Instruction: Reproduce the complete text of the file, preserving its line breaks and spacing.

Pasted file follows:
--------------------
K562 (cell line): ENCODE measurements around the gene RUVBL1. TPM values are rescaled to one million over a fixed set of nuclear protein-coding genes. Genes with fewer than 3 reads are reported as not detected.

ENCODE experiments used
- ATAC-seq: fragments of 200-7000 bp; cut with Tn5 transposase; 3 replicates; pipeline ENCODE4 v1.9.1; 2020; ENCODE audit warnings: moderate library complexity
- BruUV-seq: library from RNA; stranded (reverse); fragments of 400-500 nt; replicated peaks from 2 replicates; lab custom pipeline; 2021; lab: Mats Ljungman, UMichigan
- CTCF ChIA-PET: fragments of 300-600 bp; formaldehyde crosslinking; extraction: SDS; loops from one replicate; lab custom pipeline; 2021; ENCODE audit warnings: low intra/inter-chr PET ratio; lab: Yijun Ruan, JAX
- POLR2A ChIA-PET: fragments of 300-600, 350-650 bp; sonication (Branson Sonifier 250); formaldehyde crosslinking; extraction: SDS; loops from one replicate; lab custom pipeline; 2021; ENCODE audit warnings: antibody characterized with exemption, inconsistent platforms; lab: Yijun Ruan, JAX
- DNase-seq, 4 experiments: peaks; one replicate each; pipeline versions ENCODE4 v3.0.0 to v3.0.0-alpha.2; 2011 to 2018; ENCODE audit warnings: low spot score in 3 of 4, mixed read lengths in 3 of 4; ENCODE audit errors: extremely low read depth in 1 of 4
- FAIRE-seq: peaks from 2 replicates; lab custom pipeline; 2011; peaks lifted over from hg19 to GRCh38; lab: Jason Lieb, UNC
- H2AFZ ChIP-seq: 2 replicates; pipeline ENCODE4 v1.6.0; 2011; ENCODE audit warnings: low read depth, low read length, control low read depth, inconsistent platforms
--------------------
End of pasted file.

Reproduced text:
K562 (cell line): ENCODE measurements around the gene RUVBL1. TPM values are rescaled to one million over a fixed set of nuclear protein-coding genes. Genes with fewer than 3 reads are reported as not detected.

ENCODE experiments used
- ATAC-seq: fragments of 200-7000 bp; cut with Tn5 transposase; 3 replicates; pipeline ENCODE4 v1.9.1; 2020; ENCODE audit warnings: moderate library complexity
- BruUV-seq: library from RNA; stranded (reverse); fragments of 400-500 nt; replicated peaks from 2 replicates; lab custom pipeline; 2021; lab: Mats Ljungman, UMichigan
- CTCF ChIA-PET: fragments of 300-600 bp; formaldehyde crosslinking; extraction: SDS; loops from one replicate; lab custom pipeline; 2021; ENCODE audit warnings: low intra/inter-chr PET ratio; lab: Yijun Ruan, JAX
- POLR2A ChIA-PET: fragments of 300-600, 350-650 bp; sonication (Branson Sonifier 250); formaldehyde crosslinking; extraction: SDS; loops from one replicate; lab custom pipeline; 2021; ENCODE audit warnings: antibody characterized with exemption, inconsistent platforms; lab: Yijun Ruan, JAX
- DNase-seq, 4 experiments: peaks; one replicate each; pipeline versions ENCODE4 v3.0.0 to v3.0.0-alpha.2; 2011 to 2018; ENCODE audit warnings: low spot score in 3 of 4, mixed read lengths in 3 of 4; ENCODE audit errors: extremely low read depth in 1 of 4
- FAIRE-seq: peaks from 2 replicates; lab custom pipeline; 2011; peaks lifted over from hg19 to GRCh38; lab: Jason Lieb, UNC
- H2AFZ ChIP-seq: 2 replicates; pipeline ENCODE4 v1.6.0; 2011; ENCODE audit warnings: low read depth, low read length, control low read depth, inconsistent platforms